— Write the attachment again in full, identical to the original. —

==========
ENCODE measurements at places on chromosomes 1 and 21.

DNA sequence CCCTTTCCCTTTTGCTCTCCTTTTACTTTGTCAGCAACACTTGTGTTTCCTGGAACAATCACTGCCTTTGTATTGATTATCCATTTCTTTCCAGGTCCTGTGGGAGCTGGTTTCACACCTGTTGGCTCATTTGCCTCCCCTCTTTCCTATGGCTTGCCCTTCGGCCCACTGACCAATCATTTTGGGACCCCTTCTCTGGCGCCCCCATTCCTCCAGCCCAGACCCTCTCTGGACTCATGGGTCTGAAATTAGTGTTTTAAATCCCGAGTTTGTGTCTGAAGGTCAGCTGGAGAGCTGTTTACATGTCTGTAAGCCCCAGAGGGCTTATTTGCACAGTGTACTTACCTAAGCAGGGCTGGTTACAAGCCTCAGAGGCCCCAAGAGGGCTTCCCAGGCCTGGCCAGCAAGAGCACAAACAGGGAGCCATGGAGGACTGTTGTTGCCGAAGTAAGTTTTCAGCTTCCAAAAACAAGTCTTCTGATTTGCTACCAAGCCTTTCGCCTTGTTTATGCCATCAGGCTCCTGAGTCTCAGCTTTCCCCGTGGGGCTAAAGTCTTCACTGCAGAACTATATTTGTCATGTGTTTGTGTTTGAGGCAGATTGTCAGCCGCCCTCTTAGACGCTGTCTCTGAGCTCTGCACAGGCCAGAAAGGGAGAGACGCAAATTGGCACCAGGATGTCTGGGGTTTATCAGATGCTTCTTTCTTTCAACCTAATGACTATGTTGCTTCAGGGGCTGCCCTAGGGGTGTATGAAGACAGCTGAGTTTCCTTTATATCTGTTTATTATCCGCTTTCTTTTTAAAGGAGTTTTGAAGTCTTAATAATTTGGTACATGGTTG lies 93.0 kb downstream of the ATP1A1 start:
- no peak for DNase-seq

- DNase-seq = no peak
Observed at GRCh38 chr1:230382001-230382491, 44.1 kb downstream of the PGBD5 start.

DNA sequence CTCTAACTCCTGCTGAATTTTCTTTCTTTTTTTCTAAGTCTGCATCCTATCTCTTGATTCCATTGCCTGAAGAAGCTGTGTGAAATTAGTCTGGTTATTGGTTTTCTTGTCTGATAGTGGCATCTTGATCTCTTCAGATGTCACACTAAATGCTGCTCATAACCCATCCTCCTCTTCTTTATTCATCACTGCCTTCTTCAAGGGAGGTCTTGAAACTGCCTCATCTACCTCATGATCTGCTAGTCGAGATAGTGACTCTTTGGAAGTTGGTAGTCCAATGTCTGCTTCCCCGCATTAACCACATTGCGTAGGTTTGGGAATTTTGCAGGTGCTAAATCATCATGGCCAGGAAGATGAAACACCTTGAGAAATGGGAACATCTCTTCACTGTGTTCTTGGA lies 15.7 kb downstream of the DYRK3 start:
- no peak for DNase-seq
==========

ENCODE measurements at places on chromosomes 1 and 21.

DNA sequence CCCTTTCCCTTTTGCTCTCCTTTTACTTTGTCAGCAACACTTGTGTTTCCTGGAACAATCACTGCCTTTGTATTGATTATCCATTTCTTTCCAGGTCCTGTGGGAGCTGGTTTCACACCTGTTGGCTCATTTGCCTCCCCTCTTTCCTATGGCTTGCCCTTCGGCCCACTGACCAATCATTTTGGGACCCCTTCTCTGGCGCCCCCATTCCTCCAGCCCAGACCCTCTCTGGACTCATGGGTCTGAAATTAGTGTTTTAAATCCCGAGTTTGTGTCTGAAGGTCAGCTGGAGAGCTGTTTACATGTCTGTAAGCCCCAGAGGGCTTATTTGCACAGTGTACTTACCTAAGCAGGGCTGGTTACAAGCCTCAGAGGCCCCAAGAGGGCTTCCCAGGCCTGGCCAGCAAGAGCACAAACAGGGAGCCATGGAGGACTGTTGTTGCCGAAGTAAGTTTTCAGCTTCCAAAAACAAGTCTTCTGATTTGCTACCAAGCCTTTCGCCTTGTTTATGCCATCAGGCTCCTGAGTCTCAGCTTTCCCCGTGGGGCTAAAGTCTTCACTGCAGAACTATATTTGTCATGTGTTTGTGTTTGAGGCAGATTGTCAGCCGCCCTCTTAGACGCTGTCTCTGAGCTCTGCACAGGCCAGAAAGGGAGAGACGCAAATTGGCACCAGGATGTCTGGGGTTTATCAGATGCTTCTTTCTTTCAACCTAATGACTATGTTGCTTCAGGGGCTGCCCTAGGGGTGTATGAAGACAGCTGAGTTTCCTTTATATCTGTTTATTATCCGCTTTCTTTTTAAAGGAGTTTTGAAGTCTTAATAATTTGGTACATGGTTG lies 93.0 kb downstream of the ATP1A1 start:
- no peak for DNase-seq

- DNase-seq = no peak
Observed at GRCh38 chr1:230382001-230382491, 44.1 kb downstream of the PGBD5 start.

DNA sequence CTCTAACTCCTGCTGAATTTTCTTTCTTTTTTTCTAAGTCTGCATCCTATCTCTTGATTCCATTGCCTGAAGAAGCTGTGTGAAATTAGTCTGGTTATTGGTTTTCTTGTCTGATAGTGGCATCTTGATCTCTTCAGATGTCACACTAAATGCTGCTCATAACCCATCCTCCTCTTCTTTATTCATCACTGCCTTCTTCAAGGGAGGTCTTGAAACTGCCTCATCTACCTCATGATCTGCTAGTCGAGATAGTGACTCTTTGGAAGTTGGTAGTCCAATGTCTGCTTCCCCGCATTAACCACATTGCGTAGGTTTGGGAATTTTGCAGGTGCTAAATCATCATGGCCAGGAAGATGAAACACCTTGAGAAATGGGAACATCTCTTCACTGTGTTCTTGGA lies 15.7 kb downstream of the DYRK3 start:
- no peak for DNase-seq